An op-ed in the Independent by Aida Touma-Sliman, who represents Hadash/Joint List in Israel’s Knesset, written prior to the US president’s trip to the Middle East in July, included false claims and employed an antisemitic term in characterising the Jewish state.
First, here are the factual errors in the op-ed, titled “Welcome to Israel, President Biden. As a member of the Knesset, I have a request“, July 13:
keep in mind the brave Palestinian-American journalist, Shireen Abu-Akleh, who was killed by an Israeli sniper in Jenin — and whose death has not been investigated by the US or by Israeli officials.
Further, the source embedded in the sentence in the op-ed is an opinion piece at the Washington Post which only claims that Abu Akleh was “likely” killed by Israeli forces.
Additionally, the claim that Abu Akleh’s death has not been investigated by Israeli officials is of course a lie. The IDF began an investigation almost immediately after the journalist’s death, and recently expanded the investigation by adding a senior officer with specialised technological abilities from the intelligence department.
Touma-Sliman’s piece also includes the following:
[Israel] passed the racist Citizenship and Nation-State Laws, which legally enshrine and codify Jewish supremacy.
First, all the Nation State Laws [sic] did was to re-establish that Israel is a Jewish state. The law doesn’t in any way abrogate the civil or political rights of Israel’s non-Jewish citizens, and even the Israel Democracy Institute characterised its impact as largely symbolic.
However, even worse that the egregious mischaracterisation of the law is the claim that it codifies “Jewish supremacy”.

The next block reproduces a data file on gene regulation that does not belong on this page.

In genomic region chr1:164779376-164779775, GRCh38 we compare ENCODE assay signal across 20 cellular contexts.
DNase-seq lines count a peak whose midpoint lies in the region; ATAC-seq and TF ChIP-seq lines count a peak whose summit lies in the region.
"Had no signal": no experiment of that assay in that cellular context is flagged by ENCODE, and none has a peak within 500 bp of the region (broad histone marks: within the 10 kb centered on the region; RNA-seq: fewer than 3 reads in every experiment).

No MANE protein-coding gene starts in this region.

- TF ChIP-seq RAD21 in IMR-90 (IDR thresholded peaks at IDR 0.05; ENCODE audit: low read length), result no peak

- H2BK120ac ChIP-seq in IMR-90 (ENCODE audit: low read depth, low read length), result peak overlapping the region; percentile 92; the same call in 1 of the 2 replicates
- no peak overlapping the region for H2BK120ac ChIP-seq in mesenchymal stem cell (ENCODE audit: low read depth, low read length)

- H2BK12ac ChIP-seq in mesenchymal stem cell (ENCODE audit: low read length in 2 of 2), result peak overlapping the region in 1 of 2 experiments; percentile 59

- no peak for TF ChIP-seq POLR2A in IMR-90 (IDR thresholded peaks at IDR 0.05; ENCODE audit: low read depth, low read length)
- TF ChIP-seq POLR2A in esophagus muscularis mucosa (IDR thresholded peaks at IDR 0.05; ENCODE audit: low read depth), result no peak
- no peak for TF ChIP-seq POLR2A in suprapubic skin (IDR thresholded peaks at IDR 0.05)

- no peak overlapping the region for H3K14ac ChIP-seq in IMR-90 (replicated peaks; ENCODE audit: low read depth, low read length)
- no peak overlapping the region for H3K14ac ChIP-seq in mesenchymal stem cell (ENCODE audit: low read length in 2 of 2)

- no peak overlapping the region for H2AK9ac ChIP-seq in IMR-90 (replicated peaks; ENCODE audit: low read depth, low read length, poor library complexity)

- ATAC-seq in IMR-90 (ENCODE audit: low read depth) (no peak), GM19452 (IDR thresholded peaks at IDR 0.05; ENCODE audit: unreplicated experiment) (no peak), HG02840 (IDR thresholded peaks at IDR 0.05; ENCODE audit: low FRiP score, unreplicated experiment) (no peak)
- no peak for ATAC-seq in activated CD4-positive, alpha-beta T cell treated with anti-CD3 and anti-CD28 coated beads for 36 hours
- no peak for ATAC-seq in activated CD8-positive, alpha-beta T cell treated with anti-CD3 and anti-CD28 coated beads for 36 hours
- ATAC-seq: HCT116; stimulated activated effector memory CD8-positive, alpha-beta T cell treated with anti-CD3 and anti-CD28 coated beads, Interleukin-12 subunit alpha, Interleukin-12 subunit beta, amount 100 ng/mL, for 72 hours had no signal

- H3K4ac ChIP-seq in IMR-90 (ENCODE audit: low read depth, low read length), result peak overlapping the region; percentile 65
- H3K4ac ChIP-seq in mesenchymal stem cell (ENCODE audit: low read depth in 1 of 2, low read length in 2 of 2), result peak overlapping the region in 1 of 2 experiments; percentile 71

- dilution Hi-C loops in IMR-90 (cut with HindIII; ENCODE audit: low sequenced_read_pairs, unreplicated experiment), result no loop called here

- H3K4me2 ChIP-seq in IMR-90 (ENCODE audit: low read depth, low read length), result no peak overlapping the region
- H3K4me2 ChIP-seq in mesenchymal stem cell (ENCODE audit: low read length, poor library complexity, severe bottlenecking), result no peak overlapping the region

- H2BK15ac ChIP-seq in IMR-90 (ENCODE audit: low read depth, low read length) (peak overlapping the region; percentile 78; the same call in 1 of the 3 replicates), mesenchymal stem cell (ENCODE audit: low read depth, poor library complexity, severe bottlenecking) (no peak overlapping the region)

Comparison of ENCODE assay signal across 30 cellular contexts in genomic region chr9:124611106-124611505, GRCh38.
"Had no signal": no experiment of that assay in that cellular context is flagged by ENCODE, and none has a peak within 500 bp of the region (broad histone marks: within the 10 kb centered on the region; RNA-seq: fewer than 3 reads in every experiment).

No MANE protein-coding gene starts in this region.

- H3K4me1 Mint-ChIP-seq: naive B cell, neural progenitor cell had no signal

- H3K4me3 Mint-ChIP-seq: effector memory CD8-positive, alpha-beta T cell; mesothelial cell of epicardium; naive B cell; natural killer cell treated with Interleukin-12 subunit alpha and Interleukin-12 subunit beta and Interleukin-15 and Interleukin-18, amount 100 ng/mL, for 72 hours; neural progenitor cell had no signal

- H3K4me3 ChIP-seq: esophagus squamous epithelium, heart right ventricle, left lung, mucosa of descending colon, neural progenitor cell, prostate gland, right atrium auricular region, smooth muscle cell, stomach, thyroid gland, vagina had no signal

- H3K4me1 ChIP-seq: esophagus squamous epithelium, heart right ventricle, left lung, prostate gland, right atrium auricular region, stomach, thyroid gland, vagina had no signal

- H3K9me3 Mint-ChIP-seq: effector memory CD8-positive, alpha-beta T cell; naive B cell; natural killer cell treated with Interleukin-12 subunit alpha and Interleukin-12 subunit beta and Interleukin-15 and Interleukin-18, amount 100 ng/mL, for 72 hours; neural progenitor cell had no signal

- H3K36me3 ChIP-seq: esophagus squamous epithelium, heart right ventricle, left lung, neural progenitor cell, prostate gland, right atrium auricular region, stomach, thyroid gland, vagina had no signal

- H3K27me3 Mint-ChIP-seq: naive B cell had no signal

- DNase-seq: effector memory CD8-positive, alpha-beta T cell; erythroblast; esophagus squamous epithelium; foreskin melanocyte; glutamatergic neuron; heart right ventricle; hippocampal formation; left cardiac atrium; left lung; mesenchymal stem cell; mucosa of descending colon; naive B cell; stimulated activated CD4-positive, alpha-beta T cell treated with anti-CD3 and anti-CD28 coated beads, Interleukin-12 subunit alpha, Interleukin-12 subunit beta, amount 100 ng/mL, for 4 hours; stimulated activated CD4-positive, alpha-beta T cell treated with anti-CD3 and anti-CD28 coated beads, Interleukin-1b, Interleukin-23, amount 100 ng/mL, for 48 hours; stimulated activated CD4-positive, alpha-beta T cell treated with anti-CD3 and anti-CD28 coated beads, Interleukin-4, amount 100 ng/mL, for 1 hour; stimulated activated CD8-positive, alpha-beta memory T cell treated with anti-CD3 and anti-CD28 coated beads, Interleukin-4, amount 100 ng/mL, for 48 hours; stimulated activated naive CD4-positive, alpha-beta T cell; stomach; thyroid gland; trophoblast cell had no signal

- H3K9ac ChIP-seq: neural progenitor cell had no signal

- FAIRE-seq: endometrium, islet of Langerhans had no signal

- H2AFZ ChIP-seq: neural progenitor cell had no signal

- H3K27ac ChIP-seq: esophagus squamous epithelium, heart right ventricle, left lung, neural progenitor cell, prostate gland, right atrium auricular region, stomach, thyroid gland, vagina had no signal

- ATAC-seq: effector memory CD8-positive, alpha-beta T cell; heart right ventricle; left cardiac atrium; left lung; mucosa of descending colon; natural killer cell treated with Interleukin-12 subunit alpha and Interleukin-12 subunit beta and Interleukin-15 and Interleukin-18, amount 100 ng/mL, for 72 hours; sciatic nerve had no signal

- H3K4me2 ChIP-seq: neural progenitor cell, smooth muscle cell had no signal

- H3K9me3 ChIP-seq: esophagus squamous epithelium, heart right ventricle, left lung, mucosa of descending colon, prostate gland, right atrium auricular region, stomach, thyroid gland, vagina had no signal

Anti-Semites have historically used the term “Jewish supremacy” to suggest Jews believe themselves to be racially or ethnically superior to non-Jews – and therefore must dominate them. In fact, the idea of “Jewish supremacism” is often associated with neo-Nazi David Duke, who wrote a book using that very term in the title, and published a “Ph.D.” dissertation titled “Zionism as a Form of Ethnic Supremacism”. “Israel”, he wrote on page 208, “lives as a testimony to the…supremacist nature of…Zionism”.
Further, commentator Gil Troy documented that Nazis in Hitler’s Germany similarly employed the term. Washington’s Holocaust Museum houses a photograph of a Hitler Youth proclamation that translates to “Hitler breaks Jewish supremacy with his movement.”
The term “Jewish supremacism” is also used frequently in the writings of notorious anti-Semite Gilad Atzmon, and, as Anti-Defamation League documented, the American far-right employ the term in their vilification of George Soros.
We’ve complained to Indy editors, both about the factual errors and the author’s use of the antisemitic “Jewish supremacy” charge.